Brave New Directions in Alcohol Use Disorders: An Overview

June 30, 2014
Louis A. Trevisan, MD
Volume 31, Issue 6

An overview of special coverage on advances in the treatment of alcohol use disorders.

The National Institute on Alcohol Abuse and Alcoholism estimates that approximately 18 million people in the US suffer from alcohol use disorders, and 52% of the population report current use of alcohol: 35% of the general population do not drink at all; 37% drink at low-risk levels; and 28% drink at heavy or at-risk (hazardous) levels. Heavy drinking affects an estimated 23% of individuals aged 12 and older, according to the Substance Abuse and Mental Health Services Administration.

A significant number of people who use alcohol will transition to alcohol misuse, heavy drinking, hazardous (at-risk) drinking, and alcohol dependence. Alcohol use disorders may last most of a person’s lifetime and are considered chronic. However, National Epidemiological Survey on Alcohol and Related Conditions data reveal that more than 70% of persons who meet criteria for alcohol dependence have a single episode that lasts on average 3 to 4 years. Many people who seek formal treatment go on to remain alcohol-free, and many apparently recover without formal treatment. Nevertheless, in some people the course is chronic and relapsing, with multiple treatment episodes and a consequent steady decline in health.

Historically and to some extent currently, the conventional wisdom concerning treatment is to strive for complete abstinence. Traditional treatments have heralded this approach. The alcohol-misusing patient is detoxified, abstains from drinking, gets into treatment, and seeks the support of family and primary care provider. If he or she “falls off the wagon,” the only recourse is to call the sponsor or family member [[{"type":"media","view_mode":"media_crop","fid":"25031","attributes":{"alt":"Alcohol use disorders","class":"media-image media-image-right","id":"media_crop_5190572251225","media_crop_h":"322","media_crop_image_style":"-1","media_crop_instance":"2229","media_crop_rotate":"0","media_crop_scale_h":"344","media_crop_scale_w":"200","media_crop_w":"187","media_crop_x":"69","media_crop_y":"21","style":"width: 159px; height: 274px; margin: 0px; float: right;","title":" ","typeof":"foaf:Image"}}]]and get back into treatment. This approach does not always work-many persons fail to make the proper adjustments, or just cannot stay “sober,” or abstinent. There are periods of uncontrollable drinking and destruction interspersed with periods of shaky abstinence.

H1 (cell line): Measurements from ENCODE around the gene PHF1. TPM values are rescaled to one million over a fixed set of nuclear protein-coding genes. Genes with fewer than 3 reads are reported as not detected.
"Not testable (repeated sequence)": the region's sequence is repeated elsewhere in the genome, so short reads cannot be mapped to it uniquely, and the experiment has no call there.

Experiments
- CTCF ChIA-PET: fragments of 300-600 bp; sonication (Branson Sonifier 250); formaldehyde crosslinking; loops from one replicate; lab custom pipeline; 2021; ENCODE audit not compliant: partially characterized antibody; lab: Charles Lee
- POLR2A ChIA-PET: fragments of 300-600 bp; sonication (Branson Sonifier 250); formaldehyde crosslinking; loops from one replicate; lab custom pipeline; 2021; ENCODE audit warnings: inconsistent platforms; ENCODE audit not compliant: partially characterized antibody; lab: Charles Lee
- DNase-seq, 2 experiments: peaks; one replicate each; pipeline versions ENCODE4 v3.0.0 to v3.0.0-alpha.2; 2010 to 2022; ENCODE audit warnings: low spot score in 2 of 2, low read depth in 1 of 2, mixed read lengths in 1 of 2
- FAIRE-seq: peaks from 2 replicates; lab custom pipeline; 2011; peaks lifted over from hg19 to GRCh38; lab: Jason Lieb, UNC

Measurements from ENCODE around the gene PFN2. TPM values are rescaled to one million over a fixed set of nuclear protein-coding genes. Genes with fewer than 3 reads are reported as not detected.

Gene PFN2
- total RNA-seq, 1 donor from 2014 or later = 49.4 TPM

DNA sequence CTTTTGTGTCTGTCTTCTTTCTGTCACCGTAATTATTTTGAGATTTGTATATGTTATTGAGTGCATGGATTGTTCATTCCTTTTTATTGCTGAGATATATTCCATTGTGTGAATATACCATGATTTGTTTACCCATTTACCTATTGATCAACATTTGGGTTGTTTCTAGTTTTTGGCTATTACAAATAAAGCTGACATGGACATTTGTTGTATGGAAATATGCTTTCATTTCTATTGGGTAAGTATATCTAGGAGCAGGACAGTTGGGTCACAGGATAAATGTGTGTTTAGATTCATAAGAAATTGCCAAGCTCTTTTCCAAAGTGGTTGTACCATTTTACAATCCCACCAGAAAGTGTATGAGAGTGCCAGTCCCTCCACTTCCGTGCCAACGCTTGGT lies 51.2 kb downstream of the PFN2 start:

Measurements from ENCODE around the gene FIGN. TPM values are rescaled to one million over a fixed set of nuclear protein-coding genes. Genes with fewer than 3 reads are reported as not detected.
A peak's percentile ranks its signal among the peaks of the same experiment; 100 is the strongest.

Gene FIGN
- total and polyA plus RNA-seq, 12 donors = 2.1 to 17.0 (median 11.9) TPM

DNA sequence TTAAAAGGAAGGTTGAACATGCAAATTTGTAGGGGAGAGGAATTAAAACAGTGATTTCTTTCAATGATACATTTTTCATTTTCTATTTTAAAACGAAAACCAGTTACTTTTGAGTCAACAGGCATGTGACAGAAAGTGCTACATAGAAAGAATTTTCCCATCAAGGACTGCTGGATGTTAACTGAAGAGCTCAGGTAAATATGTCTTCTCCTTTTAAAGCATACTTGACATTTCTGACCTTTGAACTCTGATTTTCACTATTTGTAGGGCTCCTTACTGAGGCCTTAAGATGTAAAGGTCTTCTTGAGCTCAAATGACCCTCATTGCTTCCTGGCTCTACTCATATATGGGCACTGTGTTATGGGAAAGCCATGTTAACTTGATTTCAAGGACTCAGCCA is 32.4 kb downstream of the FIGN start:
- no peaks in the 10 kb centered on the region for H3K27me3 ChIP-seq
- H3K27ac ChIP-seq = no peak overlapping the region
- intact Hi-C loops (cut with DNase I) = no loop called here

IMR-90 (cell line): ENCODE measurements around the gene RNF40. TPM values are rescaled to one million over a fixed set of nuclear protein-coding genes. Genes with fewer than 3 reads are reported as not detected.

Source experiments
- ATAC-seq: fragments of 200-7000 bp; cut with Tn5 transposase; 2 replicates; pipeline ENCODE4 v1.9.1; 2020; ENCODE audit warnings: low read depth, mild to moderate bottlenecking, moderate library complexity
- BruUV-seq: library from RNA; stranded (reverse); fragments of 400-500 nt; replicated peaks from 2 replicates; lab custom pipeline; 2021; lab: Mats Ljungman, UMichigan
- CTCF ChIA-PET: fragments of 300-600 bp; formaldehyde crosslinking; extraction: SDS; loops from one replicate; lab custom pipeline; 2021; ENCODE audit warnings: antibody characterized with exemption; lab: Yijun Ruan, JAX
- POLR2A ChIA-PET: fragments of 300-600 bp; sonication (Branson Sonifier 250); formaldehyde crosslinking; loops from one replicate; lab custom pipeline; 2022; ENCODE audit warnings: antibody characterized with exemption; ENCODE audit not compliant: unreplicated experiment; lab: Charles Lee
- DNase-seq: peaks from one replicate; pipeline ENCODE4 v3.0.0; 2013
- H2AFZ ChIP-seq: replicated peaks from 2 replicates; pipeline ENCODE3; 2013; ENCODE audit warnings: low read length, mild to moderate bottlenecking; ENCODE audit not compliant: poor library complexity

The realization that treatment does not have to be an all or nothing proposition is now in the forefront of modern medical treatment. Behavioral and psychopharmacological treatments emerged in the past 5 to 10 years. Psychotherapies such as motivational techniques, cognitive-behavioral therapies, relapse prevention, 12-step facilitation, and novel computerized techniques now augment and advance the treatment of alcohol use disorder. In addition, several medications seem to be effective, including naltrexone (oral and injectable), disulfiram, acamprosate, and the anticonvulsant topiramate.

The 3 excellent Special Reports in this issue by Ismene L. Petrakis, MD; Kathleen M. Carroll, MD; and Henry R. Kranzler, MD, and Leah R. Zindel, RPh, MALS, review advancements in the treatment of alcohol use disorders. Dr Petrakis, explores the co-occurrence of alcohol use disorders and psychiatric comorbidity and reviews the available medications. Dr Carroll examines the current direction of computer-based therapies to augment the treatment of alcohol used disorders. Finally, Dr Kranzler and Ms Zindel review Dr Kranzler’s research with topiramate and provide an introduction into the nascent field of personalized medicine for alcohol use disorders.

Disclosures:

Dr Trevisan is Associate Clinical Professor in the department of psychiatry at Yale University School of Medicine, New Haven, Conn, and Acting Chief of the Mental Health Service Line at VA Connecticut Healthcare System, West Haven, Conn. He reports no conflicts of interest concerning the subject matter of this Special Report.